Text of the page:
Successful business relationships would be formed over the years with booksellers, both domestic and foreign, since these colleagues are logically the librarian's ideal partner in stocking the library shelves, certainly in the filling of gaps by servicing desiderata lists, and by their personal involvement such as developing special offers and raising the bibliographer's awareness with collecting insights about the marketplace. Much of this activity has since migrated to the online bookseller search engines like abebooks.com or, increasingly, e-mailed lists have supplanted dealer catalogs ranging from downright pathetic stenciled sheets on cheap paper to the nicely printed glossy ones with illustrations dispatched in the mail. When the mail brought in the daily harvest of catalogs, the competitive race with other libraries and collectors was on to place my order first! A working partnership might also be developed from time to time with a favored antiquarian book dealer who was invited to search our online catalog before developing a custom-made offer of titles not already owned. Although there was typically more work devolving on the bibliographer, I always resisted establishing an Israeli approval plan, relying instead on my own book selections, with invited help from our faculty in the area of Hebrew belles-lettres.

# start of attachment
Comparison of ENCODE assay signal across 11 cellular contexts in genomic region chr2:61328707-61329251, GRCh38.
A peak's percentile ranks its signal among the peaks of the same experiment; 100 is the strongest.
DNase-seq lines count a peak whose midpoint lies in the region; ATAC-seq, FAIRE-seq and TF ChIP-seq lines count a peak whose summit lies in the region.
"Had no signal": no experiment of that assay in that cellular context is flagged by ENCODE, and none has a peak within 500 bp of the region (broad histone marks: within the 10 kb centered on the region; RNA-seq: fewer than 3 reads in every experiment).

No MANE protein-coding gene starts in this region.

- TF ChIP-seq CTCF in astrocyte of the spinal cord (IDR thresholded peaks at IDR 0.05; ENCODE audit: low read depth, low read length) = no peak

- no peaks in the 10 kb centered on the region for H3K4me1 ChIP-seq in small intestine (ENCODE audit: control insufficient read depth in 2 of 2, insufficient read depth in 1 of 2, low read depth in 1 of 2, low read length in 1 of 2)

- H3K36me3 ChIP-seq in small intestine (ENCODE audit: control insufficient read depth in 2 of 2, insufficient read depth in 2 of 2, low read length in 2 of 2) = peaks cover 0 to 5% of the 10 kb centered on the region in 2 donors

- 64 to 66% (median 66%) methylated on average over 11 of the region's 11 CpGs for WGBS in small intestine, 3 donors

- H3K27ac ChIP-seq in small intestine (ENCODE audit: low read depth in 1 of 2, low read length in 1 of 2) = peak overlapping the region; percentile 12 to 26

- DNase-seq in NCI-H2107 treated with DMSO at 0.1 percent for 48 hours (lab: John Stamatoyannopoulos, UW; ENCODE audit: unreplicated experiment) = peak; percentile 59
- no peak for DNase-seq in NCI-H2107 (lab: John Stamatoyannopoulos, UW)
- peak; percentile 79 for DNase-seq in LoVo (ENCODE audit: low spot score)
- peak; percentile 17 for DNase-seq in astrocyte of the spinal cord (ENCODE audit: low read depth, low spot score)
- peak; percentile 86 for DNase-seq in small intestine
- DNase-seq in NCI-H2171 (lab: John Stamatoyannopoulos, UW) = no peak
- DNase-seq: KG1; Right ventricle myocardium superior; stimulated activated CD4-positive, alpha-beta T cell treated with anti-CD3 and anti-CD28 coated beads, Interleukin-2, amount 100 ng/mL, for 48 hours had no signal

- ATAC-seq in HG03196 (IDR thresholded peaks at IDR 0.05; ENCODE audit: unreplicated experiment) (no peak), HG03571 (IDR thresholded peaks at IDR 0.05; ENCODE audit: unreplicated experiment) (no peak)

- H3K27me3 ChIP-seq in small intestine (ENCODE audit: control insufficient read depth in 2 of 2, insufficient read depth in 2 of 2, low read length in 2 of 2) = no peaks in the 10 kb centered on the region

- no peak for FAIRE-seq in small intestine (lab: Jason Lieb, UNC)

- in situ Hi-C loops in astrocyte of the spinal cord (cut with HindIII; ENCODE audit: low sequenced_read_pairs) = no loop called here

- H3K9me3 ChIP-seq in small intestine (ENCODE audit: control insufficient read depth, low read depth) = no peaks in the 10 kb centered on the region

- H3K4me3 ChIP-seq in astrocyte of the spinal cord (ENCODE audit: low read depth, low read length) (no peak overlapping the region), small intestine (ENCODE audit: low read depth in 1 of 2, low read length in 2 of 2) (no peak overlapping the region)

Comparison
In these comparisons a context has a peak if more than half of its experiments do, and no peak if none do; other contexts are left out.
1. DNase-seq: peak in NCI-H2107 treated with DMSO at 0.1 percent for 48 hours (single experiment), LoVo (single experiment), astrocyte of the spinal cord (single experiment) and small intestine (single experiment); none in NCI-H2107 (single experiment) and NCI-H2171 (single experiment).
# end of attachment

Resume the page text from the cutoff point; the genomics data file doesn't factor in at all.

Starting out with our splendid 3-M core collections, no additional major collections were sought after 1979, though portions of scholarly libraries might come our way as gifts (the Theodor Gaster library) or as selected purchases from retiring professors at institutions out-of-state (Menahem Mansoor, Zvulun Ravid) or yet another walk-in bookstore closing in New York (Feldheim's, down the street from Bernard Morgenstern's former store on East Broadway). From the outset, I solicited free periodical and newsletter subscriptions whenever I could, also published lecture series, working papers, and anniversary books from a wide variety of academic centers, Jewish institutions and communal agencies, federations, synagogues, or directly from authors of memoirs and books of local Jewish history interest. An enormous amount of "here today, gone tomorrow" ephemeral pamphlets were gathered in all of these years. Rising book prices coupled with my perceived explosion in Jewish publishing at home and abroad, on the other hand, now demands an even greater selectivity with respect to purchases of new (and old) books. It has become a severe challenge for us to remain current with our acquisitions and to nurture our paid periodical subscriptions in the midst of repeated library-wide serial cancellation projects.